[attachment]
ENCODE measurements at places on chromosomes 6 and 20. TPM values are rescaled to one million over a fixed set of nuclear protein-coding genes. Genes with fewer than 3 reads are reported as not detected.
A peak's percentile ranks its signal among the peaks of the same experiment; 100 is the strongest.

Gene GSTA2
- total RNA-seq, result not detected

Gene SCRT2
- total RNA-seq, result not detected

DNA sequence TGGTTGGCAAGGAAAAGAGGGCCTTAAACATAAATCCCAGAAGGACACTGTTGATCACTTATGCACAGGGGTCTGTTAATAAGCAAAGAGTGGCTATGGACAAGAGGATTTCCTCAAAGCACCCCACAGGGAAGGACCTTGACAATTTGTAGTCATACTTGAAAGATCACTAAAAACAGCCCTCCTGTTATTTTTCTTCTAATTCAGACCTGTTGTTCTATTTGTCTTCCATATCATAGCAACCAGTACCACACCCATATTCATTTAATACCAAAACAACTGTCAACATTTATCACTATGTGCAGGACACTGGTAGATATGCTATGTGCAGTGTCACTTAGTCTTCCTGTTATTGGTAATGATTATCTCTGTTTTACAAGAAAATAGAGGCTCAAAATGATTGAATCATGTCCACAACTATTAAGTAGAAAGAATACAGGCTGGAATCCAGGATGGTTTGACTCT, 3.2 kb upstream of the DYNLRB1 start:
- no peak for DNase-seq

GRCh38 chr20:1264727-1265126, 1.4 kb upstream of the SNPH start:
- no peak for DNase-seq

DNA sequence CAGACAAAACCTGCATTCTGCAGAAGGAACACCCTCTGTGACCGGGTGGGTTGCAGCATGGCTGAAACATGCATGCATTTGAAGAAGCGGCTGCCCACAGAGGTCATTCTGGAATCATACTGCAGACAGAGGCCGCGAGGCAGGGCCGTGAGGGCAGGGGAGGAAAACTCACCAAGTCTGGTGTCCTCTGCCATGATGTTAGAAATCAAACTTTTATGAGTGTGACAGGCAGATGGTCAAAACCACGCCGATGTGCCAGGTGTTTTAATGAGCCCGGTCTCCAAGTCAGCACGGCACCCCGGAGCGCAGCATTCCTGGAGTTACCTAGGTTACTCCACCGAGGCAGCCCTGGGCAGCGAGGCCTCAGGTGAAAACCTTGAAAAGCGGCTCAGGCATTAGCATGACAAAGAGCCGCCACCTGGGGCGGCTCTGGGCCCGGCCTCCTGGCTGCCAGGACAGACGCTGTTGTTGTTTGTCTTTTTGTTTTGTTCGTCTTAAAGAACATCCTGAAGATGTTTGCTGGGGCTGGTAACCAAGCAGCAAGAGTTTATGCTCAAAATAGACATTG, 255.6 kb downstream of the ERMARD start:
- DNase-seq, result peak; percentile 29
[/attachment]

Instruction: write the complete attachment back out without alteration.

ENCODE measurements at places on chromosomes 6 and 20. TPM values are rescaled to one million over a fixed set of nuclear protein-coding genes. Genes with fewer than 3 reads are reported as not detected.
A peak's percentile ranks its signal among the peaks of the same experiment; 100 is the strongest.

Gene GSTA2
- total RNA-seq, result not detected

Gene SCRT2
- total RNA-seq, result not detected

DNA sequence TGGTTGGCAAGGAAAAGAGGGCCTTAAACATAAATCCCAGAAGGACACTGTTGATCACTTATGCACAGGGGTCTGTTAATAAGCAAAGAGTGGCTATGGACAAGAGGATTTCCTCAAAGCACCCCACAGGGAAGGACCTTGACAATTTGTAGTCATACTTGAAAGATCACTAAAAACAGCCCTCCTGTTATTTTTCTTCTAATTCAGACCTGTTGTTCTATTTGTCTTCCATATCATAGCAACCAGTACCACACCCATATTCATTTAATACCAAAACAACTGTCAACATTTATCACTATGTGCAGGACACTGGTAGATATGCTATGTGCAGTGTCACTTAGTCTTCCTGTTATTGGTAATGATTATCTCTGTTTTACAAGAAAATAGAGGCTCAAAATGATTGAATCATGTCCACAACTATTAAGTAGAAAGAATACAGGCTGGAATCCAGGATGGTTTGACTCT, 3.2 kb upstream of the DYNLRB1 start:
- no peak for DNase-seq

GRCh38 chr20:1264727-1265126, 1.4 kb upstream of the SNPH start:
- no peak for DNase-seq

DNA sequence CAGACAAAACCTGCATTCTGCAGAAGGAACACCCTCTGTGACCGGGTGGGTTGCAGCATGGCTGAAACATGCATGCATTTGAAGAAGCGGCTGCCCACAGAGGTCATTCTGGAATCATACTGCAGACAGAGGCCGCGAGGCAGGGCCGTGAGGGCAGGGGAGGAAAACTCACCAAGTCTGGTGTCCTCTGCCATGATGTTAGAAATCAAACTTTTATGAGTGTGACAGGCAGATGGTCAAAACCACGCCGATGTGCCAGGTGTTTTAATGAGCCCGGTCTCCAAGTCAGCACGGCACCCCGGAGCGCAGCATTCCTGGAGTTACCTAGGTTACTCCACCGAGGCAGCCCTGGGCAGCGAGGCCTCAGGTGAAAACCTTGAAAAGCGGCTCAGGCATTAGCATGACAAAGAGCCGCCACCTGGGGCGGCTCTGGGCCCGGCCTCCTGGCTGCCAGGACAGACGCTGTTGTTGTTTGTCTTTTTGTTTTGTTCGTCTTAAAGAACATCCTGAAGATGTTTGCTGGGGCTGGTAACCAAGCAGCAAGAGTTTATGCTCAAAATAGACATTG, 255.6 kb downstream of the ERMARD start:
- DNase-seq, result peak; percentile 29